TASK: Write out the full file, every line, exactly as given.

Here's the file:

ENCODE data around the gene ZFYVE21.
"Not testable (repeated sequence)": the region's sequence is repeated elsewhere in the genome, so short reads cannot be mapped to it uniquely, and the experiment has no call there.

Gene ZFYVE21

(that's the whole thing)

ENCODE data around the gene ZFYVE21.
"Not testable (repeated sequence)": the region's sequence is repeated elsewhere in the genome, so short reads cannot be mapped to it uniquely, and the experiment has no call there.

Gene ZFYVE21